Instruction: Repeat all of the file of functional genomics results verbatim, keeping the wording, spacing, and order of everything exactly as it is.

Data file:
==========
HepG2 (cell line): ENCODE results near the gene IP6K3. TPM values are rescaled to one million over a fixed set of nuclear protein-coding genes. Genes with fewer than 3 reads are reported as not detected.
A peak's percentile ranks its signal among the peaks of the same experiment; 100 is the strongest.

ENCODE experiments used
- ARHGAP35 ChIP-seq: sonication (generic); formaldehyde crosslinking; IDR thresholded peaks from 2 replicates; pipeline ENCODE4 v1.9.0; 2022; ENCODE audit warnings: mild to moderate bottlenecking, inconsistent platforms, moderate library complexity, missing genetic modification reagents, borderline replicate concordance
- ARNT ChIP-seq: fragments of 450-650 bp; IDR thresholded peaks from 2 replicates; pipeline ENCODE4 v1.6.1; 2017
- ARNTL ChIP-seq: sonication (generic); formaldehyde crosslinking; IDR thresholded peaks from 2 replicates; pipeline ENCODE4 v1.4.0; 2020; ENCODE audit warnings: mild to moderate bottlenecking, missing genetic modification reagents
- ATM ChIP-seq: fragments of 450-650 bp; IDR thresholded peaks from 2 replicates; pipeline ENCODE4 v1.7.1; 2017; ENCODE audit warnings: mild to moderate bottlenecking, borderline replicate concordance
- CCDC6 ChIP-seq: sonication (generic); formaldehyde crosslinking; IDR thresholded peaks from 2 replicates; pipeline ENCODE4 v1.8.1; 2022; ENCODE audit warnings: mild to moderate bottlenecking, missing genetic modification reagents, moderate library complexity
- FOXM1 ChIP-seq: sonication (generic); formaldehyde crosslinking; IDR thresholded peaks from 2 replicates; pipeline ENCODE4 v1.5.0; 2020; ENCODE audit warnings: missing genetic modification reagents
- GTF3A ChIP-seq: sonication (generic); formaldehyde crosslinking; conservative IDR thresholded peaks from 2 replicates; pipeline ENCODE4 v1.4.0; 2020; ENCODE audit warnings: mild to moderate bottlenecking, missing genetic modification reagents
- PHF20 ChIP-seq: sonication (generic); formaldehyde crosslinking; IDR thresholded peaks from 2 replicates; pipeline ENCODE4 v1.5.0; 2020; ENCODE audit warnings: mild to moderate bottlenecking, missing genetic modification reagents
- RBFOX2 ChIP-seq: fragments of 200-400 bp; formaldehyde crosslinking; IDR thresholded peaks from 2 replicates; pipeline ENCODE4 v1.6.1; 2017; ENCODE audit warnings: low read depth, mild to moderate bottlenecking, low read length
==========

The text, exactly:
HepG2 (cell line): ENCODE results near the gene IP6K3. TPM values are rescaled to one million over a fixed set of nuclear protein-coding genes. Genes with fewer than 3 reads are reported as not detected.
A peak's percentile ranks its signal among the peaks of the same experiment; 100 is the strongest.

ENCODE experiments used
- ARHGAP35 ChIP-seq: sonication (generic); formaldehyde crosslinking; IDR thresholded peaks from 2 replicates; pipeline ENCODE4 v1.9.0; 2022; ENCODE audit warnings: mild to moderate bottlenecking, inconsistent platforms, moderate library complexity, missing genetic modification reagents, borderline replicate concordance
- ARNT ChIP-seq: fragments of 450-650 bp; IDR thresholded peaks from 2 replicates; pipeline ENCODE4 v1.6.1; 2017
- ARNTL ChIP-seq: sonication (generic); formaldehyde crosslinking; IDR thresholded peaks from 2 replicates; pipeline ENCODE4 v1.4.0; 2020; ENCODE audit warnings: mild to moderate bottlenecking, missing genetic modification reagents
- ATM ChIP-seq: fragments of 450-650 bp; IDR thresholded peaks from 2 replicates; pipeline ENCODE4 v1.7.1; 2017; ENCODE audit warnings: mild to moderate bottlenecking, borderline replicate concordance
- CCDC6 ChIP-seq: sonication (generic); formaldehyde crosslinking; IDR thresholded peaks from 2 replicates; pipeline ENCODE4 v1.8.1; 2022; ENCODE audit warnings: mild to moderate bottlenecking, missing genetic modification reagents, moderate library complexity
- FOXM1 ChIP-seq: sonication (generic); formaldehyde crosslinking; IDR thresholded peaks from 2 replicates; pipeline ENCODE4 v1.5.0; 2020; ENCODE audit warnings: missing genetic modification reagents
- GTF3A ChIP-seq: sonication (generic); formaldehyde crosslinking; conservative IDR thresholded peaks from 2 replicates; pipeline ENCODE4 v1.4.0; 2020; ENCODE audit warnings: mild to moderate bottlenecking, missing genetic modification reagents
- PHF20 ChIP-seq: sonication (generic); formaldehyde crosslinking; IDR thresholded peaks from 2 replicates; pipeline ENCODE4 v1.5.0; 2020; ENCODE audit warnings: mild to moderate bottlenecking, missing genetic modification reagents
- RBFOX2 ChIP-seq: fragments of 200-400 bp; formaldehyde crosslinking; IDR thresholded peaks from 2 replicates; pipeline ENCODE4 v1.6.1; 2017; ENCODE audit warnings: low read depth, mild to moderate bottlenecking, low read length